Saturday, December 26, 2009

Boxing Day Off

Today was a regularly scheduled work day, but the park was covered and I didn't expect any crowds now that the spring is closed.  I decided to take the day off and continue my holiday weekend a little further.  I spent the day at home, enjoying Christmas gifts.  I did take a stroll through the yard with my camera though.  I found some beautiful things, but I really had to look.  In the past ten days or so, we have had temperatures above 80 and below 30.  The grass has stopped growing, brown leaves cover the ground.  Its very dead outside.  To find flowers still blooming and mushrooms still sprouting is a true example of survival of the fittest.  Some of the flowers can survive the difficult variation in temperature extremes and continue to flourish.  They will continue to create other hardy plants that will endure temperature fluctuation.  Nature is good at adapting to change.

As I walked, I was drawn to places where there was bright color in contrast with the dead, brown leaves.  I have a function on my camera that lets you select a color and transform everything else to black and white.  I played around with this feature a little to highlight some of the colors that I found.  The first two are kind of a before and after with a normal photo and a highlighted photo.  The last one, I really only liked when it was highlighted.  The little flowers got lost in the original image.

Friday, December 25, 2009

Dreaming of a Wet Christmas

Happy Holidays everyone!  Today is my regularly scheduled day off, but I talked my co-worker into staying home with his family today.  I got up and opened the park this morning.  It was very quiet and wet and drippy.  We had almost a quarter inch of rain last night.  I drove through the park, put up the flags, opened the gate, and headed to the office.  I quickly did the paperwork and headed out for a walk.  I opened up the cabin, snapped a few photos and headed back home again.  It started to rain as soon as I pulled up to the house... perfect timing.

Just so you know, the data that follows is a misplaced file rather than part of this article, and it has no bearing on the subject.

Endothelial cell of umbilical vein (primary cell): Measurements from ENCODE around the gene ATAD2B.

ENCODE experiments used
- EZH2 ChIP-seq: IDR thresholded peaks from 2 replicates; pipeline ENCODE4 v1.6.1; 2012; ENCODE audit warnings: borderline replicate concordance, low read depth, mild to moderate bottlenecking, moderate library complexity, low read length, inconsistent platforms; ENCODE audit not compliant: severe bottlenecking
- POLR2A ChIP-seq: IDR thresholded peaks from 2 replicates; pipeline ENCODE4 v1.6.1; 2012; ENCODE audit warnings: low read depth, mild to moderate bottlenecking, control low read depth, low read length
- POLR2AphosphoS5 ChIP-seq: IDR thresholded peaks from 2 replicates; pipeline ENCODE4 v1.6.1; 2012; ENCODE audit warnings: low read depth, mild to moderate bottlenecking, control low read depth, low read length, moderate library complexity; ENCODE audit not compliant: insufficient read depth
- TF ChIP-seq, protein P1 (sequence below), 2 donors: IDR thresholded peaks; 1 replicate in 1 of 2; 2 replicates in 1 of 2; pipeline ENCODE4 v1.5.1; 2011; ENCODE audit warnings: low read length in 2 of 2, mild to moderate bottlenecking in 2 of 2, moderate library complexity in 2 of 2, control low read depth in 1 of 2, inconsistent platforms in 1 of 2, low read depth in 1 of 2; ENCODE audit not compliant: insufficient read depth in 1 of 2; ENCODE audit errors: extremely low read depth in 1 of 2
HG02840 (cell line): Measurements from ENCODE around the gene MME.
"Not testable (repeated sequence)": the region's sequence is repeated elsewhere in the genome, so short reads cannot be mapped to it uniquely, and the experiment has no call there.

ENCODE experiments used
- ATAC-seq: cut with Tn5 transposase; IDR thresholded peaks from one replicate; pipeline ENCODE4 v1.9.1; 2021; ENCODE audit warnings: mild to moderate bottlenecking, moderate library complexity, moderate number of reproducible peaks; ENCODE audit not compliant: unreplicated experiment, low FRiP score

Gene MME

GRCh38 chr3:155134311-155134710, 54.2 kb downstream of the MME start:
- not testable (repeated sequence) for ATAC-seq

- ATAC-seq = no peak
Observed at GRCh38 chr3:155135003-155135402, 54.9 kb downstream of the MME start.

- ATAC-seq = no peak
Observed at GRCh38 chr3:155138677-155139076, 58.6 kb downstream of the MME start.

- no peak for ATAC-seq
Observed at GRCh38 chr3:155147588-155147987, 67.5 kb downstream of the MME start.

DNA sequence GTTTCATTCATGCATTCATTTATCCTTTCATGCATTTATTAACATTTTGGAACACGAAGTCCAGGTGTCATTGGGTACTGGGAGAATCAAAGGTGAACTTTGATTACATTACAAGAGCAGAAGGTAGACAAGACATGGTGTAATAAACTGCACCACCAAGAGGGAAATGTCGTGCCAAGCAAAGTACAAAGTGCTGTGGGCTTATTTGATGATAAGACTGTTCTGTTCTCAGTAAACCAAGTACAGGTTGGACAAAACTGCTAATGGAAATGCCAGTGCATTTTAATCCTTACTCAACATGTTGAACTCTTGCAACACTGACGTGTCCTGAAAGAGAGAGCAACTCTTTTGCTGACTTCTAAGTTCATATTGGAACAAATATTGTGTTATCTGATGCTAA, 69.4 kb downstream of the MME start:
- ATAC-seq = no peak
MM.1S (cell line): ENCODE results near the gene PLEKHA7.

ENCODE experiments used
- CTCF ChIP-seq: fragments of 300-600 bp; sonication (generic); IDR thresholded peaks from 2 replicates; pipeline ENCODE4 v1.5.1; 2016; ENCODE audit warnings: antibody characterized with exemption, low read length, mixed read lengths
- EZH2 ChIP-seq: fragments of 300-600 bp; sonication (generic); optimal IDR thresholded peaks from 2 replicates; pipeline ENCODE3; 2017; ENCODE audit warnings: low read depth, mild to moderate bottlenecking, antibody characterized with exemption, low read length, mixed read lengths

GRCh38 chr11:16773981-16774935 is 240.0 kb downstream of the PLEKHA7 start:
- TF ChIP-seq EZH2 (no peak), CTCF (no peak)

The river is still rising.  You can really see a big difference from the last time I took these pictures, which was Monday.  Compare these pictures with the start of the water rising to really see a big difference.  We were at about 8.50 feet above sea level when this all started.  On Monday we were around 12.75, and today, we are a full foot above that at 13.80.  You might be able to just make out the big rock in front of the spring dock in the first photo, all the way to the left.  Only the very top of that rock is still above water.  That was the rock I was standing on when I did the Secchi Disk readings.
I watched a whole tree float down the river. Its always amazing to see the things that float by during a flood. When the river rises, it does a good job of flushing garbage and debris out of the flood plains. We have seen refrigerators, docks, boats, coolers, footballs, trees with birds catching a ride...
The leaves and debris on the surface of the spring aren't moving any more. The spring is at a standstill. It is no longer pushing much, if any water back out to the river. Usually, if you stand at the mouth of the spring run, where the spring meets the river, you can see water coming in to the spring on the upriver side and see water flowing out to the river on the downriver side of the mouth. Water is only flowing in towards the spring now. Its loosing the battle. Its possible that the spring will begin siphoning soon, which means that it will actually reverse flow and water will flow into the aquifer instead of out. Its hard to tell when that happens with this big spring, but I have seen it happen dramatically with smaller springs. It looks just like a bathtub drain when the water spirals down.

Thursday, December 24, 2009

Christmas Eve

I woke up early this morning (my dog decided that really) to play a Christmas Elf.  I started baking cookies, making fudge, and mixing up a few other tasty treats.  By late afternoon, I was finally ready to head over to the park to deliver some gifts and treats to my coworkers.  When I got home again, it was time to wrap presents.  There was no time for photos today.  I meant to take photos of the desserts that I made, but it just didn't happen.  Enjoy some leftovers from Monday.

Wednesday, December 23, 2009

Trail Day

Today was a productive day and it went by quickly.  I was hoping that it would, it is my Friday after all, and my weekend includes a fun holiday this week!  On my drive to the park, I stopped at the barn.  I don't usually, but it was calling to me today.  The sun was positioned just right and it looked like it was a pretty morning over there.  I'm glad that I listened to my instincts.  There were three deer and lots of pretty frost-covered things to look at.  The deer were not in the sun and it was still too dark to get a decent photo of them.  I tried to sneak around the barn to get closer, but I wasn't sneaky enough.  The frost covered vegetation didn't frighten easily, so I do have some photos to share.  We weren't expecting freezing temperatures last night, but some areas behind the barn had a light dusting of frost.  The grass and spiderwebs just sparkled in the morning sun.